These are the memoirs that have topped my bill this last year. My choices are totally subjective and based on my personal interests. There are also a few others I've read and thoroughly enjoyed that are worth mentioning, though, so here they are. I've posted the links to the Amazon pages too.

*Beth Haslam's Fat Dogs and French Estates (Parts 1 and 2) Amusing and well written memoirs about searching for a home in France. The author's lovely personality really makes these books.

Julie Watson's Born For Life: A Midwife's Story is a moving memoir about the author's journey to become a fully qualified midwife in the face of many personal and emotional struggles.

Shirley Ledlie's  Naked in the Wind is about how the author takes on the French pharmaceutical companies and legal system when she loses her hair permanently following chemotherapy. A very courageous, gutsy woman.

Roger Distill's Life with our Feet under water: a gentle, chatty and charming memoir about a couple's first few years of living on a narrowboat. Very enjoyable.

Linda Kovic-Skow French Illusions. Vibrant and fun.  Twenty-one year old Linda bluffs her way into a position as a nanny in a French country home, but then finds out things are not quite as she expected.



Monday, January 02, 2017

My favourite reads of 2016: Crime Fiction

First off I should mention up front and out loud that I'm not a book blogger and these are not awards of any kind. However, I read a lot, probably because I don't watch television and when I'm not marking assignments and writing myself, I'm reading. Just for example, during our five weeks faring in the summer, I read fourteen novels and one or two memoirs as well. I  often have three or four books on the go, so writing these 'favourite reads' blogs helps me to remember what I've read during the year.

I'm actually going to write three posts on the subject because there are so many books I want to mention, it will get too mixed up if I put them all here. So for this one, I'll start with my favourite Crime Fiction reads of the year, then do a blog on Memoirs I've read and then another on General Fiction.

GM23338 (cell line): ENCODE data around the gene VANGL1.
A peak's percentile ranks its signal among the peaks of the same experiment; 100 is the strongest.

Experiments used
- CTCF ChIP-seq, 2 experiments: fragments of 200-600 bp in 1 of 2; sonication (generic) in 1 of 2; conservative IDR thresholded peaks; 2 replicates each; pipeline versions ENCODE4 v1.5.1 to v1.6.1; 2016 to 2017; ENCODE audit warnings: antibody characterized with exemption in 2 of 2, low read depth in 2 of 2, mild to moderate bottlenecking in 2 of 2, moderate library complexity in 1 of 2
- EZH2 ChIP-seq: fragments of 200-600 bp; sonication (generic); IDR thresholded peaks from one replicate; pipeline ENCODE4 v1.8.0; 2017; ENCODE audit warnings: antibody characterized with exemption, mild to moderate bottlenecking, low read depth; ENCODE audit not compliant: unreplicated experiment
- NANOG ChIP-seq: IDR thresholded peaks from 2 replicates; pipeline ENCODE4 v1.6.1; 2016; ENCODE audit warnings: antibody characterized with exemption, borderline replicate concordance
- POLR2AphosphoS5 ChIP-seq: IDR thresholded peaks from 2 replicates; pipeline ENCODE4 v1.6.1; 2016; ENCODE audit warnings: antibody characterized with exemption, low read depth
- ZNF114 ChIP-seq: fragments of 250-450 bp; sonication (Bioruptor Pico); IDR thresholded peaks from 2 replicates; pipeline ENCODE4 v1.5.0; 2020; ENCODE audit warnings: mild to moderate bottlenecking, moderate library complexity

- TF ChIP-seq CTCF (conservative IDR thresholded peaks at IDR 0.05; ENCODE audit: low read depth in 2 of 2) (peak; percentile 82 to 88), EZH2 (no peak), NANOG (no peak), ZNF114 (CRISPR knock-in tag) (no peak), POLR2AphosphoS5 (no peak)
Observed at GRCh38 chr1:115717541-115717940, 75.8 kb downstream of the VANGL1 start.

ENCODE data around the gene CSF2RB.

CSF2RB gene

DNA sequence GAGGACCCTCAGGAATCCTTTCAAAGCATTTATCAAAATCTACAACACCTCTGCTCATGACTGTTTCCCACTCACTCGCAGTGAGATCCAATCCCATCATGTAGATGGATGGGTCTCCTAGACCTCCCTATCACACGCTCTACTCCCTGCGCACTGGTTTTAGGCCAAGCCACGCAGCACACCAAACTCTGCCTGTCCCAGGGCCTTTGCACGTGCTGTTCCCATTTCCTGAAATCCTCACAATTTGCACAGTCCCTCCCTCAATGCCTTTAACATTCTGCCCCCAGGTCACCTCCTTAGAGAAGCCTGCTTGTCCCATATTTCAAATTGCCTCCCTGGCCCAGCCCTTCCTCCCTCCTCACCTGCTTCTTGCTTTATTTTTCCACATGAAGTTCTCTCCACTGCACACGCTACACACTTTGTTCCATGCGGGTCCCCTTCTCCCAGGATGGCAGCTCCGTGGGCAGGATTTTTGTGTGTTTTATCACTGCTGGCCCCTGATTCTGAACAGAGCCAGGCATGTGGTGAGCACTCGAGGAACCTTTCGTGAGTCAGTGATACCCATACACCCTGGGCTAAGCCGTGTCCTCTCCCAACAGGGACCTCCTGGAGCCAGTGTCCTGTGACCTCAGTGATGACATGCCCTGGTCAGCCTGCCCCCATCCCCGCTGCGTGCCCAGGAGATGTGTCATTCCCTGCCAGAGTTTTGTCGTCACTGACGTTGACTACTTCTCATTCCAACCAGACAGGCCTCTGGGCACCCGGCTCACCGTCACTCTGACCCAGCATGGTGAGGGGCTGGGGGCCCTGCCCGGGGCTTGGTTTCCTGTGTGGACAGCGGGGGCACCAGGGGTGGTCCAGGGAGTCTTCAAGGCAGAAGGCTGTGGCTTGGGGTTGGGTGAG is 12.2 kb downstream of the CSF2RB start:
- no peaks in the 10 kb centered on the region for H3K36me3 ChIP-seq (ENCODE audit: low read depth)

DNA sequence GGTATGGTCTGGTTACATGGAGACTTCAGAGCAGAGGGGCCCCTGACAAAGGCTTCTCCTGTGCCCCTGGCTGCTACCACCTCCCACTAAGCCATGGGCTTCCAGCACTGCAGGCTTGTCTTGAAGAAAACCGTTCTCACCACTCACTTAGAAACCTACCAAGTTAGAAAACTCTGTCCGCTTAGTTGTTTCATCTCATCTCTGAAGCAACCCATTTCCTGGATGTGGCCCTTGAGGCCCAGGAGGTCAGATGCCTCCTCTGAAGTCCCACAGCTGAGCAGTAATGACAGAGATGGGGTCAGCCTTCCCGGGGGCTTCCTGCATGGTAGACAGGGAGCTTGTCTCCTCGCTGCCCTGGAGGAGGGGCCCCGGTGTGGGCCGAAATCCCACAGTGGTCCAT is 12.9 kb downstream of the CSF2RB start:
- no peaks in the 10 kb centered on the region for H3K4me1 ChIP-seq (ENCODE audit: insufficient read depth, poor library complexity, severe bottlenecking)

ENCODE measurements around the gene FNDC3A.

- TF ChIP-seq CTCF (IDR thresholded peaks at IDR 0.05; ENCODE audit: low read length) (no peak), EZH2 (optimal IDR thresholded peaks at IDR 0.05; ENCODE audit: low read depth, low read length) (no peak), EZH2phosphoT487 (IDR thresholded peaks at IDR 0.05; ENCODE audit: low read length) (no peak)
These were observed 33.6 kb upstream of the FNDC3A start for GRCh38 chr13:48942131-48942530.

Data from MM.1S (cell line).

So here we go with:

Crime Fiction

My favourite genre of books is undoubtedly crime fiction. There are several authors whose books I always read, but this year, these are the novels that have stood out for me. They aren't in any particular order, other than as they've come to me.

* LM Krier's DI Darling series:  I've read books 1, 2 and 3 of these and have bought the next three. I have thoroughly enjoyed them all, but each one has been better than the last, so I am very happy at the prospect of having three more to read! Ted Darling is a cop with a difference as well as a troubled past, and he's great! Here's a link to the first one, Baby's Got Blue Eyes.



* Deon Meyer's Thirteen Hours. Boy, what a riveting roller coaster ride that was. It stood out for all the right reasons. It's also a detective novel, but it's set in South Africa and the hero, Benny Griessel is a likeable reformed alcoholic struggling to stay that way. I loved the South African setting, of course, and the story was fast paced, intricate and challenging. Excellent.



* Deborah Crombie. I've read two of hers, The Sound of Broken Glass and No Mark Upon Her. I am totally addicted to the Duncan Kincaid and Gemma James series and loved both of these. Deborah Crombie writes mostly about London, and I feel I am there in all its multi-cultural rich diversity when I read her books. There is always something thoughtful and even poignant about the cases these two have to investigate, but even better are the 'supporting actors' who crop up in every book. They become real to the reader and the back stories, sub plots and secondary characters are major features in this series and provide good continuity too.



* Stephanie Parker McKean's Bridge Back. This is the sixth in the Miz Mike series of murder mysteries. I love this series. It's not your typical crime novel at all as the heroine is a big, buxom, Texan woman who is delightfully bonkers, dangerously outspoken and wonderfully zany. She is constantly getting into 'pickles' and (incapable of) minding her own business, which means she's always falling over murders. Fast, fun, colourful and exciting, Bridge Back has Miz Mike sorely out of her comfort zone in Scotland. Murder mysteries to enjoy!



* Terry Tyler's The Devil You Know. I was amazed by this new approach to crime writing. This is not a police procedural;  it's an intense psychological thriller in which five people believe they know the serial killer of several girls in an English town somewhere in the east of the country. Each of the main characters believes it is someone close to them and so the reader has five suspects to choose from. The Devil You Know is a riveting read that is so different from the norm, it is in its own genre.



I have read several other crime novels during the year and may well have missed a goodie here and there, but these are the ones I've really remembered.  For the rest, I've read (and continue to read) crime fiction by the following authors whose books I always love:

Donna Leon (Inspector Brunetti)
Christina James (I still have the new one to read) (DI Yates)
Carol Hedges (I still have the new one to read) (Stride and Cully)
Ian Rankin (Rebus)
Henning Mankell (Wallender, but sadly there will be no more of these)